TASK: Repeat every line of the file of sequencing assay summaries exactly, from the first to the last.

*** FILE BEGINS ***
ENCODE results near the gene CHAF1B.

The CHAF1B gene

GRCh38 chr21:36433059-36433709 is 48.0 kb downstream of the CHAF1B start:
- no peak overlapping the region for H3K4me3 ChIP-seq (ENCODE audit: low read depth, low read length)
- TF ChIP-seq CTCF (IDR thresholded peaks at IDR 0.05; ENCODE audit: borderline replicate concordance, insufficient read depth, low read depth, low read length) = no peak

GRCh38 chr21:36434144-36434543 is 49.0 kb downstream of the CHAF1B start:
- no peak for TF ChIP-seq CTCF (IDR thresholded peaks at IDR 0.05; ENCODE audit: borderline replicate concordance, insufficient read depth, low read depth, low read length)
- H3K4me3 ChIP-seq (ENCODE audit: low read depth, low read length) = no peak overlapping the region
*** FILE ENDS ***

ENCODE results near the gene CHAF1B.

The CHAF1B gene

GRCh38 chr21:36433059-36433709 is 48.0 kb downstream of the CHAF1B start:
- no peak overlapping the region for H3K4me3 ChIP-seq (ENCODE audit: low read depth, low read length)
- TF ChIP-seq CTCF (IDR thresholded peaks at IDR 0.05; ENCODE audit: borderline replicate concordance, insufficient read depth, low read depth, low read length) = no peak

GRCh38 chr21:36434144-36434543 is 49.0 kb downstream of the CHAF1B start:
- no peak for TF ChIP-seq CTCF (IDR thresholded peaks at IDR 0.05; ENCODE audit: borderline replicate concordance, insufficient read depth, low read depth, low read length)
- H3K4me3 ChIP-seq (ENCODE audit: low read depth, low read length) = no peak overlapping the region